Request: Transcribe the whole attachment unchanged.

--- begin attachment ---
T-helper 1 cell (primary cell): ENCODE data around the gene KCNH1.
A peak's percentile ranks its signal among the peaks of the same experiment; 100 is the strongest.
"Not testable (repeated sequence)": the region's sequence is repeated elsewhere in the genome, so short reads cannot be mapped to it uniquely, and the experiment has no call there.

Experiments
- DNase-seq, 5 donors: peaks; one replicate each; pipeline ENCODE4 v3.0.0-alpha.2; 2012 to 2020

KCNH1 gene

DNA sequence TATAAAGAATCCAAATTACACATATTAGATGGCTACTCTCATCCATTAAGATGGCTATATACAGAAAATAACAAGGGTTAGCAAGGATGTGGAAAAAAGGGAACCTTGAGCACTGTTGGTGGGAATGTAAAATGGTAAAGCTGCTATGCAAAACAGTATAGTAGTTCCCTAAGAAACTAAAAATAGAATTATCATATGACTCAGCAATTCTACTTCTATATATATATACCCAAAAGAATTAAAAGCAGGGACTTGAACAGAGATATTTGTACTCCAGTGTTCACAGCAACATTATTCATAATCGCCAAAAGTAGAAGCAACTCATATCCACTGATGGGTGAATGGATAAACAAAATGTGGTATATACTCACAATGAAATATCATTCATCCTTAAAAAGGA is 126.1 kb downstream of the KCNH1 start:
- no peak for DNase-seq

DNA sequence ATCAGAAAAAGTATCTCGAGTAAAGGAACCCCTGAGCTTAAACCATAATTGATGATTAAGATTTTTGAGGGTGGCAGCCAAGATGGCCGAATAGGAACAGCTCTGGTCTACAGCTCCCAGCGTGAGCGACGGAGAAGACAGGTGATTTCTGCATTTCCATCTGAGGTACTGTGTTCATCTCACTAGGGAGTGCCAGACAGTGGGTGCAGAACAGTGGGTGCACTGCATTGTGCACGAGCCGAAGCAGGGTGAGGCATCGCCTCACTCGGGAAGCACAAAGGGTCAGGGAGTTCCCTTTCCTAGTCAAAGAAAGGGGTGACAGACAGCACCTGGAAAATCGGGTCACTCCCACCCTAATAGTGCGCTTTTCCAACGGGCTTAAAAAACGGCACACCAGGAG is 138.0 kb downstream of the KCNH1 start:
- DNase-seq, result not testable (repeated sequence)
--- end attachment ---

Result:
T-helper 1 cell (primary cell): ENCODE data around the gene KCNH1.
A peak's percentile ranks its signal among the peaks of the same experiment; 100 is the strongest.
"Not testable (repeated sequence)": the region's sequence is repeated elsewhere in the genome, so short reads cannot be mapped to it uniquely, and the experiment has no call there.

Experiments
- DNase-seq, 5 donors: peaks; one replicate each; pipeline ENCODE4 v3.0.0-alpha.2; 2012 to 2020

KCNH1 gene

DNA sequence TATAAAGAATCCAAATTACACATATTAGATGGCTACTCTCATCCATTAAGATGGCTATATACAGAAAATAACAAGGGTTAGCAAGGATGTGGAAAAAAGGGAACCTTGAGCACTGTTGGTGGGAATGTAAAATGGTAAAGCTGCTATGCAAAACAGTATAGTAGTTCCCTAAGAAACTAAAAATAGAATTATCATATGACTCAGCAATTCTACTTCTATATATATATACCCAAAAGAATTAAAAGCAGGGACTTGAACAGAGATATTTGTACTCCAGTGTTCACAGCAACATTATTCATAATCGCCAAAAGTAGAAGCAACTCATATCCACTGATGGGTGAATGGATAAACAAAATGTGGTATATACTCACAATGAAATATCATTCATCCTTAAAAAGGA is 126.1 kb downstream of the KCNH1 start:
- no peak for DNase-seq

DNA sequence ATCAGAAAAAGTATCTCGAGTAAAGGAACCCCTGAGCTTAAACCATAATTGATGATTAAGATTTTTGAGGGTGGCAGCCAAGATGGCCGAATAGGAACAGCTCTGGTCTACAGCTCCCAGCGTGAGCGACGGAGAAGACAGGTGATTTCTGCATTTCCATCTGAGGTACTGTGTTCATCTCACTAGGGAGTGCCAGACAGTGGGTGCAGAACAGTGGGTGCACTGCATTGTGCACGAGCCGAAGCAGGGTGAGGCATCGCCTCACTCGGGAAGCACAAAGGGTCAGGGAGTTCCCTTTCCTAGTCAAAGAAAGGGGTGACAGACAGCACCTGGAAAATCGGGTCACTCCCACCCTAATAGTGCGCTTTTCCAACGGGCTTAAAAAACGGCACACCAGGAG is 138.0 kb downstream of the KCNH1 start:
- DNase-seq, result not testable (repeated sequence)